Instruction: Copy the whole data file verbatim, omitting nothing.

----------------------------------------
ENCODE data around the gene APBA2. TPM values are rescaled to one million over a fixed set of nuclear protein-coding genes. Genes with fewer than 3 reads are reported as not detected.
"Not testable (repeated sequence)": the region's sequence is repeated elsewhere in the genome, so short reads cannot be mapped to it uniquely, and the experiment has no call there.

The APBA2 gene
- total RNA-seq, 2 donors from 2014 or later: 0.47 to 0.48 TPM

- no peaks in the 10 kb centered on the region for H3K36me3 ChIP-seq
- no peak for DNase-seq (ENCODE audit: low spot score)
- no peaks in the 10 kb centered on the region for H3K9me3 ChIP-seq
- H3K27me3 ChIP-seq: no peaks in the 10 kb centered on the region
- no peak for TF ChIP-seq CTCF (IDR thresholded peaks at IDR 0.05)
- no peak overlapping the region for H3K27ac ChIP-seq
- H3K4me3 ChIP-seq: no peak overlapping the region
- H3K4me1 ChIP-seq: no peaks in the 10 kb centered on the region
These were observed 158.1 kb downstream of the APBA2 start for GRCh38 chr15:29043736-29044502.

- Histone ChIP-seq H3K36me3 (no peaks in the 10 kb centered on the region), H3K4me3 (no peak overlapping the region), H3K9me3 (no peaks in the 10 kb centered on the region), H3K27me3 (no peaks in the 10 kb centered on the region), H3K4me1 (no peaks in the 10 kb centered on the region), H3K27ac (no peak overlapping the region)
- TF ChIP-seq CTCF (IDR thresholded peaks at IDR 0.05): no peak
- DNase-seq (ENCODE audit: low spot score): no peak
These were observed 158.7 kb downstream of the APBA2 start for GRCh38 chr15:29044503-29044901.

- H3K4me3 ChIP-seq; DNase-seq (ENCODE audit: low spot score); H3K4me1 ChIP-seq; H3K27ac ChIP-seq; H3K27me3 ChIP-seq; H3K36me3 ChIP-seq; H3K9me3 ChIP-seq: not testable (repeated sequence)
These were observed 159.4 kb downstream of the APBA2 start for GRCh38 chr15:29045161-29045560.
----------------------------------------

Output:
ENCODE data around the gene APBA2. TPM values are rescaled to one million over a fixed set of nuclear protein-coding genes. Genes with fewer than 3 reads are reported as not detected.
"Not testable (repeated sequence)": the region's sequence is repeated elsewhere in the genome, so short reads cannot be mapped to it uniquely, and the experiment has no call there.

The APBA2 gene
- total RNA-seq, 2 donors from 2014 or later: 0.47 to 0.48 TPM

- no peaks in the 10 kb centered on the region for H3K36me3 ChIP-seq
- no peak for DNase-seq (ENCODE audit: low spot score)
- no peaks in the 10 kb centered on the region for H3K9me3 ChIP-seq
- H3K27me3 ChIP-seq: no peaks in the 10 kb centered on the region
- no peak for TF ChIP-seq CTCF (IDR thresholded peaks at IDR 0.05)
- no peak overlapping the region for H3K27ac ChIP-seq
- H3K4me3 ChIP-seq: no peak overlapping the region
- H3K4me1 ChIP-seq: no peaks in the 10 kb centered on the region
These were observed 158.1 kb downstream of the APBA2 start for GRCh38 chr15:29043736-29044502.

- Histone ChIP-seq H3K36me3 (no peaks in the 10 kb centered on the region), H3K4me3 (no peak overlapping the region), H3K9me3 (no peaks in the 10 kb centered on the region), H3K27me3 (no peaks in the 10 kb centered on the region), H3K4me1 (no peaks in the 10 kb centered on the region), H3K27ac (no peak overlapping the region)
- TF ChIP-seq CTCF (IDR thresholded peaks at IDR 0.05): no peak
- DNase-seq (ENCODE audit: low spot score): no peak
These were observed 158.7 kb downstream of the APBA2 start for GRCh38 chr15:29044503-29044901.

- H3K4me3 ChIP-seq; DNase-seq (ENCODE audit: low spot score); H3K4me1 ChIP-seq; H3K27ac ChIP-seq; H3K27me3 ChIP-seq; H3K36me3 ChIP-seq; H3K9me3 ChIP-seq: not testable (repeated sequence)
These were observed 159.4 kb downstream of the APBA2 start for GRCh38 chr15:29045161-29045560.